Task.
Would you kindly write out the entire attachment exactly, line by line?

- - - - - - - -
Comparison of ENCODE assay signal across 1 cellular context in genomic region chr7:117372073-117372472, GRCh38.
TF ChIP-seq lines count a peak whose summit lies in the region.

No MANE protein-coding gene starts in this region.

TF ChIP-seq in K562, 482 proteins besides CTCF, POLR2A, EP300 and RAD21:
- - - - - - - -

Comparison of ENCODE assay signal across 1 cellular context in genomic region chr7:117372073-117372472, GRCh38.
TF ChIP-seq lines count a peak whose summit lies in the region.

No MANE protein-coding gene starts in this region.

TF ChIP-seq in K562, 482 proteins besides CTCF, POLR2A, EP300 and RAD21: